The entire first side of the album is occupied by the title track, and it's plain ridiculous - a minimalistic proto-ambient drone driven along by Monicks' proto-ethnic rhythms, while the other band members just dick around. Okay, I suppose somebody will eventually show up and flame me, saying that these guys were worthy disciples of Karlheinz Stockhausen and understood a lot more about modern music than I will ever do - I think 'dicking around' is not only a shorter statement, but also a far more vivid and colourful one. Compared to what other Krautrock bands, namely, Can and Amon Düül II, were doing at the time, this stuff is positively tame and completely lacks any real atmosphere or imaginativeness. Not to mention catchiness, of course: running a bit ahead of our time, let me state that only when Hutter and Schneider discovered they could pen catchy melodies did they begin ascending their real heights.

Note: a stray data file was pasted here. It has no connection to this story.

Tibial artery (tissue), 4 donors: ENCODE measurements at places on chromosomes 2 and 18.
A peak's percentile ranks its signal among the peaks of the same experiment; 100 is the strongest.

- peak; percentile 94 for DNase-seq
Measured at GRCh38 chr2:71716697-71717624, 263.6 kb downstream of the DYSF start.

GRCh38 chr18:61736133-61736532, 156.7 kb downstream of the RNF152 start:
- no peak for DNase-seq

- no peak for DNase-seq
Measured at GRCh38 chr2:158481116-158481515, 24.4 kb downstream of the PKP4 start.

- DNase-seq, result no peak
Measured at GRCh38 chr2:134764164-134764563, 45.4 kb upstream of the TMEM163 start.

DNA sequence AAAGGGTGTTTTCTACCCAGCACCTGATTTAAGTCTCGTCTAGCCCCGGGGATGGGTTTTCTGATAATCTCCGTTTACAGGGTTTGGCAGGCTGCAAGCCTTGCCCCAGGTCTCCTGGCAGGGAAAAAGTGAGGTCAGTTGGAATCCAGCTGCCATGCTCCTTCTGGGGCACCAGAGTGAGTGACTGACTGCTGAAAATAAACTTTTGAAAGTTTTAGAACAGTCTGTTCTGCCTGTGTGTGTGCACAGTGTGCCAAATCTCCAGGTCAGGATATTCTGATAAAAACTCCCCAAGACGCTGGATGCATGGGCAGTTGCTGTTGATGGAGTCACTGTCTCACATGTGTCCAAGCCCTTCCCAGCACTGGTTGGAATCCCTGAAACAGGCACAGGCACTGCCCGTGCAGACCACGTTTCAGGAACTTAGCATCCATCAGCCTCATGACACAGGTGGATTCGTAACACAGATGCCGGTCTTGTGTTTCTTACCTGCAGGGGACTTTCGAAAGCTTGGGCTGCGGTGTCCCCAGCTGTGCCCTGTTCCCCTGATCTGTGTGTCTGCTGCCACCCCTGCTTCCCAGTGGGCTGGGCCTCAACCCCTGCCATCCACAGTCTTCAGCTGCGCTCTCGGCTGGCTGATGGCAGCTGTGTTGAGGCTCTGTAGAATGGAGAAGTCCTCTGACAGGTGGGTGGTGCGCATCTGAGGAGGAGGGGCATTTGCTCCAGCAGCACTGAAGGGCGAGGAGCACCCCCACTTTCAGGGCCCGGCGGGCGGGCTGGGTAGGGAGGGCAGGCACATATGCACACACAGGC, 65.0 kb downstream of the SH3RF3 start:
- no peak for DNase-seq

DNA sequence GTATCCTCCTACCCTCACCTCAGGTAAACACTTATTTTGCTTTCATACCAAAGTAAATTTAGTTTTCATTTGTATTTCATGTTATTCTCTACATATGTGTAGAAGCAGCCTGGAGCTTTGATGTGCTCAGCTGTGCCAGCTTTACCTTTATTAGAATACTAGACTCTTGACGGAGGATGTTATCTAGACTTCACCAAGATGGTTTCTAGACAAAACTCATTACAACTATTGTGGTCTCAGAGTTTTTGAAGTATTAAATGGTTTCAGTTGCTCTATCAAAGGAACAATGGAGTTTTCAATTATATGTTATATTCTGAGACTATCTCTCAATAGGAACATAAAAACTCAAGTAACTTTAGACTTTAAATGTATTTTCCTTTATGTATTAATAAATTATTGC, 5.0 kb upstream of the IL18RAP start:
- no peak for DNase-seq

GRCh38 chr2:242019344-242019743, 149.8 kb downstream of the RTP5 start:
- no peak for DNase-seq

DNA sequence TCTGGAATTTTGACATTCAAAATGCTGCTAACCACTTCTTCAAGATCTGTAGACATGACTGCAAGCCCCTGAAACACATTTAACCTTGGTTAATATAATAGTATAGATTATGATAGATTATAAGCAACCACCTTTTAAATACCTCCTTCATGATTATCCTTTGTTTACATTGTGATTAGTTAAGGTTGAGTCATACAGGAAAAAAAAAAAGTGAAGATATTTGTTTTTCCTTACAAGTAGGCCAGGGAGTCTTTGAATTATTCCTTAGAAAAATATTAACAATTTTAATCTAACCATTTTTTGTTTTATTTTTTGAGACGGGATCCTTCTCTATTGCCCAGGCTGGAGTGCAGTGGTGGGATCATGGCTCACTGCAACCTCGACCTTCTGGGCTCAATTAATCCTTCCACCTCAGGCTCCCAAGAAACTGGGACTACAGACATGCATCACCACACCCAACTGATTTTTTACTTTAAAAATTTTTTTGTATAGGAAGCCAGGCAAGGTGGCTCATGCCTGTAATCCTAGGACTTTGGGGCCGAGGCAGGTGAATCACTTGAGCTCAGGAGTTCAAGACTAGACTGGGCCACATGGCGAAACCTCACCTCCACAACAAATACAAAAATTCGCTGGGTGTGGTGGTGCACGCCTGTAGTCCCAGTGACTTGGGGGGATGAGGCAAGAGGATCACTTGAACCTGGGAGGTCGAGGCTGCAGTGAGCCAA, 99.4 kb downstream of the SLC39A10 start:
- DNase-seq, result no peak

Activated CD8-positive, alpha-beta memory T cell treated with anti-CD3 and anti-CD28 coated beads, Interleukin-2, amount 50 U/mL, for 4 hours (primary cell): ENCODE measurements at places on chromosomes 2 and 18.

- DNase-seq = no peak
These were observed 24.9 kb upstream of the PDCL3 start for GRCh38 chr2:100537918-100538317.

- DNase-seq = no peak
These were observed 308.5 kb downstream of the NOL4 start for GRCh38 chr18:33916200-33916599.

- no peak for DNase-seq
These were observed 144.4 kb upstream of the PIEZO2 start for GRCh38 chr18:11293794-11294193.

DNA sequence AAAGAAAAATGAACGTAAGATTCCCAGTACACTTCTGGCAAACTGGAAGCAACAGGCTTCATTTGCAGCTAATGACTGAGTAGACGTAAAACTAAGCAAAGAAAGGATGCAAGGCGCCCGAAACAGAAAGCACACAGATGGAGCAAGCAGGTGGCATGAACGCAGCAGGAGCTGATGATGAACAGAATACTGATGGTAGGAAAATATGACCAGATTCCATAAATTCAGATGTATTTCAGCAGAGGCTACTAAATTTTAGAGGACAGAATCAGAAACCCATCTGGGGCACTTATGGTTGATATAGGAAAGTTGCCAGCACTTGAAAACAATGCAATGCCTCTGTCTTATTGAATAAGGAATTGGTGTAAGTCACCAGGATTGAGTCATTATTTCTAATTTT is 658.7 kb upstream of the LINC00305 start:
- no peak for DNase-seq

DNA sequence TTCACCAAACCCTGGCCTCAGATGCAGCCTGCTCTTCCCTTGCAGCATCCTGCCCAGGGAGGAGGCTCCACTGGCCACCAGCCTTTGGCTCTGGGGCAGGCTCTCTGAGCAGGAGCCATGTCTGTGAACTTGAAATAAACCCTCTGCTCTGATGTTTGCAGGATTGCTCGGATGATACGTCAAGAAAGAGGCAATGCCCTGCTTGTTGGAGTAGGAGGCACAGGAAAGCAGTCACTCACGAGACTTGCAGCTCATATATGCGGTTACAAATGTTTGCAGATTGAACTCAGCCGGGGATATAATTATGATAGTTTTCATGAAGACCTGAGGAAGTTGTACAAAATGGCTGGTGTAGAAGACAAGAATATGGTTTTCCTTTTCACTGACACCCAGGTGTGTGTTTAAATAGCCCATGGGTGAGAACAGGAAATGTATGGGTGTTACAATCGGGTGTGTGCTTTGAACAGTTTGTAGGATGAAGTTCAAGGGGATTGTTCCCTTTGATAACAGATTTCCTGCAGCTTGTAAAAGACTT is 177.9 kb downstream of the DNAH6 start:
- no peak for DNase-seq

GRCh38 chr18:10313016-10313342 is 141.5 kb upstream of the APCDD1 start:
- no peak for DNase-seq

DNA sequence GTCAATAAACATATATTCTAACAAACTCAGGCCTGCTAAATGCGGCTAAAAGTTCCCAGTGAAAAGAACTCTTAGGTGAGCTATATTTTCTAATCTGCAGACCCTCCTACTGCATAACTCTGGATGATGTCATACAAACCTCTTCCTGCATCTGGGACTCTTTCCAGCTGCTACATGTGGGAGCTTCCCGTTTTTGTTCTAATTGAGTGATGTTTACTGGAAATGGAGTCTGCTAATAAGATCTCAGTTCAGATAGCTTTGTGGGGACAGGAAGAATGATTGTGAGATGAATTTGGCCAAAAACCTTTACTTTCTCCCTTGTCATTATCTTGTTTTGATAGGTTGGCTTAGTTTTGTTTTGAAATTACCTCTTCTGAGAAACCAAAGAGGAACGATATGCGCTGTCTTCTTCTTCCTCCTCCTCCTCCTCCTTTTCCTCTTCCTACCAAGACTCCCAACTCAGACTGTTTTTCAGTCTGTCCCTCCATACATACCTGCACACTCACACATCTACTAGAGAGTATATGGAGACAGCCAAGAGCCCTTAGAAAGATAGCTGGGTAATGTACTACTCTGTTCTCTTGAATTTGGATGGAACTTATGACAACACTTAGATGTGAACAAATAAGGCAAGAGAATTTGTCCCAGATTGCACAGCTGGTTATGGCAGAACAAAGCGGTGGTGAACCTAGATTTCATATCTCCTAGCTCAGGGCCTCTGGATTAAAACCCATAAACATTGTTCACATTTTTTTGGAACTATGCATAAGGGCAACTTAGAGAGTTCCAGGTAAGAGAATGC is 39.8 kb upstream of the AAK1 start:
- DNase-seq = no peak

Side 2 isn't much better in that respect - so what if it's divided in four tracks? Who cares? It's the same principle. The main gimmick of 'Milk Rock' is a grotesque bubbling synth solo that sticks onto you like some parasite and you can't wait for it to go away. 'Silver Forest' is supposedly gothic in its essence, with a grimmer and spookier atmosphere than its predecessors, but it's still a childlike imitation of what more seasoned acts had already achieved by the time. 'Rhythm Salad' does show us Monicks' skill on percussion, but four minutes of ethnic percussion? And that has to be the most listenable track on the album? Or maybe it's the relaxing 'Noitasinagro' that closes the album with a bunch of dissonant violin solos?